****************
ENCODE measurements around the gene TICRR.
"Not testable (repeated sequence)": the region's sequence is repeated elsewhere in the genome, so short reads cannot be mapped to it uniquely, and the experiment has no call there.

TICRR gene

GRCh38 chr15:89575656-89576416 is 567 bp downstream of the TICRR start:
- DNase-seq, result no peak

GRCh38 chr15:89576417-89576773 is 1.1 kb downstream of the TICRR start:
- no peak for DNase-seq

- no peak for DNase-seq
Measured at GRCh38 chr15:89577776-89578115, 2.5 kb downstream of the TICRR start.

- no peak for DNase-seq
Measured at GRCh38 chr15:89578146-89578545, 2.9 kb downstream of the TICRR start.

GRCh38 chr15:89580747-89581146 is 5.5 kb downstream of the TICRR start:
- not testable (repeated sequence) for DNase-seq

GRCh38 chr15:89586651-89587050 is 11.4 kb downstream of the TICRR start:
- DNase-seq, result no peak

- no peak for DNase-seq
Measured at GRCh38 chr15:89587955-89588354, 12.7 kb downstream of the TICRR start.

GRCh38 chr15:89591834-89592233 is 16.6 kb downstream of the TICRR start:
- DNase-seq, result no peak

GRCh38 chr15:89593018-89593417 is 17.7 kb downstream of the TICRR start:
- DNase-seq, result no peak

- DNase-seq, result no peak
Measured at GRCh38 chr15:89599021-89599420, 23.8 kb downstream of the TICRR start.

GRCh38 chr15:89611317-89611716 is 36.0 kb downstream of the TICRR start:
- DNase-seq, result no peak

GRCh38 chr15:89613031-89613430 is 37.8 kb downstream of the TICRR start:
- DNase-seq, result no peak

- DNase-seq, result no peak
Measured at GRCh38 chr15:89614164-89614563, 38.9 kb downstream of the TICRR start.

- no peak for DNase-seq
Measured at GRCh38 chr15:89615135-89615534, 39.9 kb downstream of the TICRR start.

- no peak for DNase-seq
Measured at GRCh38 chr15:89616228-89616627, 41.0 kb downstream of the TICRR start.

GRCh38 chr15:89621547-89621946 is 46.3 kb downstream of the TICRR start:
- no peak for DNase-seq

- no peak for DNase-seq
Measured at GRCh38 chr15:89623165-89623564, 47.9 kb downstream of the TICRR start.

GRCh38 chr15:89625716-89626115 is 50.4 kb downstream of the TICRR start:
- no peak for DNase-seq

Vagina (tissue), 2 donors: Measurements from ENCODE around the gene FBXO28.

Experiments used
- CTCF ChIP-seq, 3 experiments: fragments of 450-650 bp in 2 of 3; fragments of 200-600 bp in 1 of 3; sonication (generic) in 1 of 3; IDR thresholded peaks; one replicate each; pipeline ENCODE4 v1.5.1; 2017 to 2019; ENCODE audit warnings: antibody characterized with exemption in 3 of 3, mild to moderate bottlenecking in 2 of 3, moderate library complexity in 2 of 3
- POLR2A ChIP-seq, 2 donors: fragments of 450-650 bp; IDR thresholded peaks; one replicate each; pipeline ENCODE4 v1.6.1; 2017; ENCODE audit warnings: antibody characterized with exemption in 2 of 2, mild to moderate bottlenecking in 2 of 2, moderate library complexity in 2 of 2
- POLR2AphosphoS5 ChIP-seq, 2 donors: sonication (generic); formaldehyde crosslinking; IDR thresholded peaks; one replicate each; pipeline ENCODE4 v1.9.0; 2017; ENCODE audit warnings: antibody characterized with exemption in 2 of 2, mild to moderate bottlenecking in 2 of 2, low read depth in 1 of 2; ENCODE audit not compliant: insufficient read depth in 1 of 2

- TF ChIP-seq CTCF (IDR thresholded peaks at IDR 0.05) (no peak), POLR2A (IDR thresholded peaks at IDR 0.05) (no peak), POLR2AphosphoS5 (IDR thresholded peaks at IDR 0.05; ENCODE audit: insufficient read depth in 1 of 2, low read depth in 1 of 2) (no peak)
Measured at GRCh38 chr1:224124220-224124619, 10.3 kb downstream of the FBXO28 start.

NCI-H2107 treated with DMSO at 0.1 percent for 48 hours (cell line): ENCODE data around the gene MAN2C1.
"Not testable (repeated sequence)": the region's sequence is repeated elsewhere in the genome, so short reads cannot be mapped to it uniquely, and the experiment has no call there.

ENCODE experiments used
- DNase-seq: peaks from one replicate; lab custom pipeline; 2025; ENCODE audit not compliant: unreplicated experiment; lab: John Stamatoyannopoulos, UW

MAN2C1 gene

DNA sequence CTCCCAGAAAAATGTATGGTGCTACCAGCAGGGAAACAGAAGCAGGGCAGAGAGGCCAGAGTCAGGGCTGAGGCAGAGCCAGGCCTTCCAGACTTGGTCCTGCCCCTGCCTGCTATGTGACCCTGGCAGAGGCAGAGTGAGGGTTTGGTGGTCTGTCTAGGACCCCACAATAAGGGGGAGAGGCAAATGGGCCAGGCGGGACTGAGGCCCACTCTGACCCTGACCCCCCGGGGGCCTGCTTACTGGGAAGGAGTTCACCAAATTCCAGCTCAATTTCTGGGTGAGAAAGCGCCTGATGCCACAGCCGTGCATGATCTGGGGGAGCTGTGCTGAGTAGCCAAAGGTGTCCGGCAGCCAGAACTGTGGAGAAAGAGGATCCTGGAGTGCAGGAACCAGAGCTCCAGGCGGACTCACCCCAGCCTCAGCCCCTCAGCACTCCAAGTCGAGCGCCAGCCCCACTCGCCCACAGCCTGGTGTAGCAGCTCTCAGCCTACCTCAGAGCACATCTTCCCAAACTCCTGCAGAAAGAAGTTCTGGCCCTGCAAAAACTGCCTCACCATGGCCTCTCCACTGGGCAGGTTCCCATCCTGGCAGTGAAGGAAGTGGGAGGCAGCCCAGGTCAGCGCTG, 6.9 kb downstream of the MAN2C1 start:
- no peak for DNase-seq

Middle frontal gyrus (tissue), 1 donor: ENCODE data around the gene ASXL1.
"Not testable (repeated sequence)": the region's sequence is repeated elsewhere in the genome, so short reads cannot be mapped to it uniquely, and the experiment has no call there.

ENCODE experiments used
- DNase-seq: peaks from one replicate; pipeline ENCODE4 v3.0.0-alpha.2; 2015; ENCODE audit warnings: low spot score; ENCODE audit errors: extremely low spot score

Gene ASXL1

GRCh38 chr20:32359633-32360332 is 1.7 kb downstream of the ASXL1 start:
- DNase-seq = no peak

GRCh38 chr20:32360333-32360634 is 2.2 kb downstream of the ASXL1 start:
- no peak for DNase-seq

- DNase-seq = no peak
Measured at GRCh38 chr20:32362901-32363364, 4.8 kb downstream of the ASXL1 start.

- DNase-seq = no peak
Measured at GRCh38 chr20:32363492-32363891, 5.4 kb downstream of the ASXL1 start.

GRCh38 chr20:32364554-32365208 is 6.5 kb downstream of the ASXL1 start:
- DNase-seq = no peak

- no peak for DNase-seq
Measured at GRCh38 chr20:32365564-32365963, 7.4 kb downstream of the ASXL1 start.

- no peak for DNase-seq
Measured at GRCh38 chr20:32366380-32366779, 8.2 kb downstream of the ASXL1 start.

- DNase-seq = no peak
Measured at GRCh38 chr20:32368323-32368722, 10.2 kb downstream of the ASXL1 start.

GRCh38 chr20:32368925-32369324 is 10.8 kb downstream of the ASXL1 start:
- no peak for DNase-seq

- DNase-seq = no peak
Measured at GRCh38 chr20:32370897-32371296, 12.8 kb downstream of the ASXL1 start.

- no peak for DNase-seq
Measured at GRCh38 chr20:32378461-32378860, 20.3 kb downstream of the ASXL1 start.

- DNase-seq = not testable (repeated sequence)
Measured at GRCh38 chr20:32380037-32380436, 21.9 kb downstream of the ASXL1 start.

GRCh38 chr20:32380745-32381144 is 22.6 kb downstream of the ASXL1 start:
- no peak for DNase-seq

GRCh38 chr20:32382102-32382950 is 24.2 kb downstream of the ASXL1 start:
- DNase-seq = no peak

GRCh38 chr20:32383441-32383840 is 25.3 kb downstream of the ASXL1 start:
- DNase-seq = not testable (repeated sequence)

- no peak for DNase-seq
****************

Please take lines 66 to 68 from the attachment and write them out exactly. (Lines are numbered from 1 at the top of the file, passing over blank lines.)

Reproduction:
Measured at GRCh38 chr20:32363492-32363891, 5.4 kb downstream of the ASXL1 start.

GRCh38 chr20:32364554-32365208 is 6.5 kb downstream of the ASXL1 start:
- DNase-seq = no peak